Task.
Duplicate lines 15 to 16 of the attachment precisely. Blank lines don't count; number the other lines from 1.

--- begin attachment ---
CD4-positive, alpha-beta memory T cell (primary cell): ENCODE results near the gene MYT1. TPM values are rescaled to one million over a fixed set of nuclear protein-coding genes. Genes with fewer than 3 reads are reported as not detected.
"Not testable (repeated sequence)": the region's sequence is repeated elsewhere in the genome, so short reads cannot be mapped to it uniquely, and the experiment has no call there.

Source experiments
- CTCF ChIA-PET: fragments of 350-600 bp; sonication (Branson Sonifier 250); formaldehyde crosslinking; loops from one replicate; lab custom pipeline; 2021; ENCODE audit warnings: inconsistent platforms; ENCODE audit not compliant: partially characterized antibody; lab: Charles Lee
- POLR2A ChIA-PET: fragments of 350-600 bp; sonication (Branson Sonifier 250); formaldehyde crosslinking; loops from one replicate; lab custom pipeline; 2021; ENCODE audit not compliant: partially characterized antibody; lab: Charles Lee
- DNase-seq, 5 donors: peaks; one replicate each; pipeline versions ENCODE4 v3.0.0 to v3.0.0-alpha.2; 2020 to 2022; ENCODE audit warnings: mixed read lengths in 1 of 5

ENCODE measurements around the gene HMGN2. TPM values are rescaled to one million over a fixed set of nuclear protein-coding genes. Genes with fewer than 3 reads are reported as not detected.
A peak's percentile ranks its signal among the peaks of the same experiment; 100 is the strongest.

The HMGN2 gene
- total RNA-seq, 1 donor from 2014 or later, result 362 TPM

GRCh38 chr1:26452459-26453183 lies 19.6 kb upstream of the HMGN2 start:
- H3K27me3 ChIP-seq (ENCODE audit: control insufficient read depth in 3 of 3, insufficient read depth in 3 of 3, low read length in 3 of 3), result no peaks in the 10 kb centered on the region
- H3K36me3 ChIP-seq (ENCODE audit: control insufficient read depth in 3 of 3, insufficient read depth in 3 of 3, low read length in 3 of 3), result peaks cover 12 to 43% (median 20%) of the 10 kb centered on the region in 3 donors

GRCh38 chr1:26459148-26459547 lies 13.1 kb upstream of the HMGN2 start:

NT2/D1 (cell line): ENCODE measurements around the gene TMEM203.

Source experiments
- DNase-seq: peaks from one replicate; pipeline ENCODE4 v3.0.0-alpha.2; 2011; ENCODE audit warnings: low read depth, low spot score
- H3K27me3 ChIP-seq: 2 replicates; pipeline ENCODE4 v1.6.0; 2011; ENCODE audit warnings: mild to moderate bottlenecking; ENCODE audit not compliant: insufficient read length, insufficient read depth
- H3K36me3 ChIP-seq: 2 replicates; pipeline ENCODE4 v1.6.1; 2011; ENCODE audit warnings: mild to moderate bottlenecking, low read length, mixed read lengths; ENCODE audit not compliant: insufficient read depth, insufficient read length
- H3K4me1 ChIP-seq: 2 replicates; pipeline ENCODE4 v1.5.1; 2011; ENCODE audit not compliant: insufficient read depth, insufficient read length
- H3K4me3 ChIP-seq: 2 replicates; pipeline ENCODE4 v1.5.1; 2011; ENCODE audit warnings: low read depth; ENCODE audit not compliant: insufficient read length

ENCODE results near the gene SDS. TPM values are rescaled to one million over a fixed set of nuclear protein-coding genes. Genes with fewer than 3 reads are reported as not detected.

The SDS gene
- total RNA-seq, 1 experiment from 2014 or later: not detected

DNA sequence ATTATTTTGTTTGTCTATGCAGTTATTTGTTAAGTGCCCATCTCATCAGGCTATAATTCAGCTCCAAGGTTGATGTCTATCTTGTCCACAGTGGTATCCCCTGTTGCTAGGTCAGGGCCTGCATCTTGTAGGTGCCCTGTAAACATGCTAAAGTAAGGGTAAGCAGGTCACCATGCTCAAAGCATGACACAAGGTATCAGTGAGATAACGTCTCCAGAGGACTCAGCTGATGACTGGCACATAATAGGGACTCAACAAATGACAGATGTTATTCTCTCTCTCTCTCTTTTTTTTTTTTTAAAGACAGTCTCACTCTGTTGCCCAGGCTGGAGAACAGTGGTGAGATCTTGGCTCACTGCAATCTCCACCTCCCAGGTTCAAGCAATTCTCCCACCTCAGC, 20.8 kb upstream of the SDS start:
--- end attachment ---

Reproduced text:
NT2/D1 (cell line): ENCODE measurements around the gene TMEM203.

Source experiments